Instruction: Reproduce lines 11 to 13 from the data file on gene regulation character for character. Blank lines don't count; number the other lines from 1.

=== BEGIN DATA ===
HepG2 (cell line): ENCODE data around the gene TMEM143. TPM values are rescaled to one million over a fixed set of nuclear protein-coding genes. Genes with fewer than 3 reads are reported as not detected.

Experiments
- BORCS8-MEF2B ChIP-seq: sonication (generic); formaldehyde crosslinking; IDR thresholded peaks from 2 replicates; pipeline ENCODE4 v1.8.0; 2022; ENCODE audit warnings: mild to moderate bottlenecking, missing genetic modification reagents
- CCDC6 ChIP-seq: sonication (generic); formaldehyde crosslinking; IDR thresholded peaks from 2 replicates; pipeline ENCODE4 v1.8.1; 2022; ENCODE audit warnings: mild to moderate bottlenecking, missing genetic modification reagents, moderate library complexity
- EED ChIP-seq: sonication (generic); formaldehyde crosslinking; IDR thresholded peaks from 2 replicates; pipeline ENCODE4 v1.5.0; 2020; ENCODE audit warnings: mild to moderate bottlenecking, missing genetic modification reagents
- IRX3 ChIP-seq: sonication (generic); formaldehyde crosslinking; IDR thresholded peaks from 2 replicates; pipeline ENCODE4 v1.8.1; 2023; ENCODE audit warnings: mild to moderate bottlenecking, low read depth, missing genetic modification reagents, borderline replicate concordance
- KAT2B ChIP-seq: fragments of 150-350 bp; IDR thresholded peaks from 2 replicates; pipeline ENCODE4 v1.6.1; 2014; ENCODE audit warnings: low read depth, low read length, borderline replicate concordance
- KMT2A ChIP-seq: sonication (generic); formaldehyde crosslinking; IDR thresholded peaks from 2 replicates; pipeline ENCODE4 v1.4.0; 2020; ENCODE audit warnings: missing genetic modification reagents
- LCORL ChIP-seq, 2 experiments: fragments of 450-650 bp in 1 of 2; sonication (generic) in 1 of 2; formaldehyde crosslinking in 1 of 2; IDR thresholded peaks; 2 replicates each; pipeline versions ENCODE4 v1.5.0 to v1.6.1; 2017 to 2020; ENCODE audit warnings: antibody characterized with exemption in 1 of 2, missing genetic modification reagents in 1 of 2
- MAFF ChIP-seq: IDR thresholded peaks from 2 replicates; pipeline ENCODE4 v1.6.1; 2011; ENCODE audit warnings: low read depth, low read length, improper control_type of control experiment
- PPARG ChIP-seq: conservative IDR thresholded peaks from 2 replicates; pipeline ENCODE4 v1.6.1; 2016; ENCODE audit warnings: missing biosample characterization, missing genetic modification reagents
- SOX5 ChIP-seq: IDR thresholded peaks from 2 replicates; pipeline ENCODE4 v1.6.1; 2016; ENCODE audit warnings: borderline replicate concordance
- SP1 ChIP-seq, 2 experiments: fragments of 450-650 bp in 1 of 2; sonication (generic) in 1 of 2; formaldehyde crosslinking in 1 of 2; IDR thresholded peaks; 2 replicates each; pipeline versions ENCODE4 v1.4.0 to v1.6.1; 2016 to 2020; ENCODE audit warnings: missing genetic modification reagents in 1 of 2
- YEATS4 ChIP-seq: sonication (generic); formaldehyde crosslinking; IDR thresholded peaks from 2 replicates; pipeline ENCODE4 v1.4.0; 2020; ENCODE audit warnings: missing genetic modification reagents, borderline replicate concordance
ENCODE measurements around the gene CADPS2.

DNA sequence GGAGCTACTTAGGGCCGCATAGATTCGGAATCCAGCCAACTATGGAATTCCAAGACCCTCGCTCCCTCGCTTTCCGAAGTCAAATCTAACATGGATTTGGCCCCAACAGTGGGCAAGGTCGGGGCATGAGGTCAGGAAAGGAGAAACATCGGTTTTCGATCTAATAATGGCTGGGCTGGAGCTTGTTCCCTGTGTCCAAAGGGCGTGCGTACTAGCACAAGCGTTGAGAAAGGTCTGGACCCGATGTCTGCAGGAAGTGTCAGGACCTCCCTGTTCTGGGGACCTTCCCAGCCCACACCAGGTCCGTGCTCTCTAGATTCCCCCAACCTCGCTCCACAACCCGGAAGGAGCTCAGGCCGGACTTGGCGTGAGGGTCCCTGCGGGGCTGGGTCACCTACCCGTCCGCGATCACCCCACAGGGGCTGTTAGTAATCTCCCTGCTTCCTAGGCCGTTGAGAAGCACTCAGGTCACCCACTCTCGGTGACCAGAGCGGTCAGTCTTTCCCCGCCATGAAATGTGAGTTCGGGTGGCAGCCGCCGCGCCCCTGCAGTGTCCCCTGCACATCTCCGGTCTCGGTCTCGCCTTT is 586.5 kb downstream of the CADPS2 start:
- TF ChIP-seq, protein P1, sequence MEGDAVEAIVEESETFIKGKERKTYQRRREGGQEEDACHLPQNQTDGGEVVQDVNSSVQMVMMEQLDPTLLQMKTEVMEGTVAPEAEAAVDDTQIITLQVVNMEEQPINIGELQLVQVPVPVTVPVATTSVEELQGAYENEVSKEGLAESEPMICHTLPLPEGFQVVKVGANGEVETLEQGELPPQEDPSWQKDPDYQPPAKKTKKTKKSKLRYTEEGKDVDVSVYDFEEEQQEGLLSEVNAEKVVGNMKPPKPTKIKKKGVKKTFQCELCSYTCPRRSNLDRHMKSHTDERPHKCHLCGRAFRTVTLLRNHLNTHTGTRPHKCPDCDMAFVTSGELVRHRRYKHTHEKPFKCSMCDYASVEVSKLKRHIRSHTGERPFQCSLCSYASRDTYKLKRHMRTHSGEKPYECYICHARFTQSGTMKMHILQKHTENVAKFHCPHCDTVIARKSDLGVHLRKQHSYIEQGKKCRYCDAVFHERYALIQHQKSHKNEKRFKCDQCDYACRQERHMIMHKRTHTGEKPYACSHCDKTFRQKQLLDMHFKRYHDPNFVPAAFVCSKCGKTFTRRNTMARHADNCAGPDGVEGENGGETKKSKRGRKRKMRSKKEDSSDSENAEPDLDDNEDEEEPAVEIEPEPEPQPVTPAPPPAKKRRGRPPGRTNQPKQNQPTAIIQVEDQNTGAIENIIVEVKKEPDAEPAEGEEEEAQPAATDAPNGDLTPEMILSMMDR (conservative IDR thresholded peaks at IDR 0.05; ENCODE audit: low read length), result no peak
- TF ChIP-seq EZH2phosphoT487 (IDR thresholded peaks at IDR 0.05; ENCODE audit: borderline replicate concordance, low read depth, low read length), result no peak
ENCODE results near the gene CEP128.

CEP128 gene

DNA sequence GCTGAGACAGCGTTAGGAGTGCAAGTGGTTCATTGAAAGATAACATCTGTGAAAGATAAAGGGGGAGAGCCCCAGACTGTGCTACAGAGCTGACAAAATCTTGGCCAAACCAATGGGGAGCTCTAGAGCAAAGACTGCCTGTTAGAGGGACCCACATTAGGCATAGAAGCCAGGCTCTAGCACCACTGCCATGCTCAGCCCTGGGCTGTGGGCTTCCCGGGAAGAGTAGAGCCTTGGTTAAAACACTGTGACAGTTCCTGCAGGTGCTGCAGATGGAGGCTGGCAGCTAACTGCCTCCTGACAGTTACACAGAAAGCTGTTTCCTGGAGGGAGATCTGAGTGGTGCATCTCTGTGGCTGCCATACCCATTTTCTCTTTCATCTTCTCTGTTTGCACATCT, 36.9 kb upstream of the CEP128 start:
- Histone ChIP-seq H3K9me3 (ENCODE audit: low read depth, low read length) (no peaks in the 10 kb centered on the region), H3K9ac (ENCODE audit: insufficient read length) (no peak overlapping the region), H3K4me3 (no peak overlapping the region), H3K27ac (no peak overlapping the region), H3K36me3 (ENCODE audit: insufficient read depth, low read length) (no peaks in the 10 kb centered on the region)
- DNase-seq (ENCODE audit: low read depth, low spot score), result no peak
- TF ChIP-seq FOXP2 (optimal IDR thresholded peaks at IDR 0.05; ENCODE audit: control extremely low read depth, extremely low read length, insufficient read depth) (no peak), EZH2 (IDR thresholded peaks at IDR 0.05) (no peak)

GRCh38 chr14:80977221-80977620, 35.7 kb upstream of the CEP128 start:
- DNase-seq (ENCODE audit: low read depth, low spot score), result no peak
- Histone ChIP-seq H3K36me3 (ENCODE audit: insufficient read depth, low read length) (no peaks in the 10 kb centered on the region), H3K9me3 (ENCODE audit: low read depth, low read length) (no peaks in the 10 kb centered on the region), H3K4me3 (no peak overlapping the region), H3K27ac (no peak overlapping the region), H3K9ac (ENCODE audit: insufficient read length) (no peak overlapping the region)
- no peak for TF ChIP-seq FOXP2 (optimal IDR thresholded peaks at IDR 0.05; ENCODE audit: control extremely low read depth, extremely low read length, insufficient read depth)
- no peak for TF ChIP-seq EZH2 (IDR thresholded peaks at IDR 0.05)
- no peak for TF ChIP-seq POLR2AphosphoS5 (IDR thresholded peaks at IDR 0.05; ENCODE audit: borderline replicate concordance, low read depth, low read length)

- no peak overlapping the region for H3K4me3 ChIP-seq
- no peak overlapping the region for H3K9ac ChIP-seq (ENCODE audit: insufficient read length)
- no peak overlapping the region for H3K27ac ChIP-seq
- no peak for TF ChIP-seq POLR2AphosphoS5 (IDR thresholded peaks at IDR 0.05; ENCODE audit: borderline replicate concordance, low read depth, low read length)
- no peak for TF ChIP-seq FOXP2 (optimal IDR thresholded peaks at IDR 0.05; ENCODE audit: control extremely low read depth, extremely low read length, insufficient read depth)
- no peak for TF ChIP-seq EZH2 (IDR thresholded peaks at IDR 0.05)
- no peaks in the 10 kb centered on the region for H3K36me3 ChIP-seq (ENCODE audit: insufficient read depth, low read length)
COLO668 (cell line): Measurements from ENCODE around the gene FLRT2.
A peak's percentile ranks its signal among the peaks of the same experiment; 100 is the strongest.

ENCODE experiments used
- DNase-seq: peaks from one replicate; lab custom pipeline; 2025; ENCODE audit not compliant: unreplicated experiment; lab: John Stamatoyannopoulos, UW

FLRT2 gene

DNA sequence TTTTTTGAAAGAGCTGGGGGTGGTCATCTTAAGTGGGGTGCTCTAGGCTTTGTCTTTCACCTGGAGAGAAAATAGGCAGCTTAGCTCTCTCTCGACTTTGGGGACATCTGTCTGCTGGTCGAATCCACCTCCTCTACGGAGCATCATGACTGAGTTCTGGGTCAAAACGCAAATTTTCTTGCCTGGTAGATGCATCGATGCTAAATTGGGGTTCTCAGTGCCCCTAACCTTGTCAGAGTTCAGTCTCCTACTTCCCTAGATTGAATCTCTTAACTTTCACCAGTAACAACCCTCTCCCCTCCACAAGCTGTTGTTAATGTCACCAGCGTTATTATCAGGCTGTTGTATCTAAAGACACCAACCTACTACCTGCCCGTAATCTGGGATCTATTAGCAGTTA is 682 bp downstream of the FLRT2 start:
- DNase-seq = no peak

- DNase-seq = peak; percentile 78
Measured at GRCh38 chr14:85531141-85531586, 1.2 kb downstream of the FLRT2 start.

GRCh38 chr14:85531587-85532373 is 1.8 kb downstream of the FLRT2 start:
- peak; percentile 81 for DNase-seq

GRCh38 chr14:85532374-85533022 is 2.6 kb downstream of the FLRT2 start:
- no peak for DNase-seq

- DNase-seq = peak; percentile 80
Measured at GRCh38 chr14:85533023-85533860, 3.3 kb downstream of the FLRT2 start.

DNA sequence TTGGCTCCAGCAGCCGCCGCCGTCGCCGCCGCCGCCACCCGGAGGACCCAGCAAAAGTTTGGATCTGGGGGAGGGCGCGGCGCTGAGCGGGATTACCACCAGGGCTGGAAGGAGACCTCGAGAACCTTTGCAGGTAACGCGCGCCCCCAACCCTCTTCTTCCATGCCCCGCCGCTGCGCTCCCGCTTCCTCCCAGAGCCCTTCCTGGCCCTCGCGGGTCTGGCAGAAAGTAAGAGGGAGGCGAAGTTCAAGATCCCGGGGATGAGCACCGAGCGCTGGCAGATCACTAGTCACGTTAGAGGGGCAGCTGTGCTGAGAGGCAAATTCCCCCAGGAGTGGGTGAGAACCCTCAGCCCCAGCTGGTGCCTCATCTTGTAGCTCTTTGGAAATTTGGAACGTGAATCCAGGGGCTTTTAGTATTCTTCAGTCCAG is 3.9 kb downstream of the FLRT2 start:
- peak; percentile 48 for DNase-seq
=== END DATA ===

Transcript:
- PPARG ChIP-seq: conservative IDR thresholded peaks from 2 replicates; pipeline ENCODE4 v1.6.1; 2016; ENCODE audit warnings: missing biosample characterization, missing genetic modification reagents
- SOX5 ChIP-seq: IDR thresholded peaks from 2 replicates; pipeline ENCODE4 v1.6.1; 2016; ENCODE audit warnings: borderline replicate concordance
- SP1 ChIP-seq, 2 experiments: fragments of 450-650 bp in 1 of 2; sonication (generic) in 1 of 2; formaldehyde crosslinking in 1 of 2; IDR thresholded peaks; 2 replicates each; pipeline versions ENCODE4 v1.4.0 to v1.6.1; 2016 to 2020; ENCODE audit warnings: missing genetic modification reagents in 1 of 2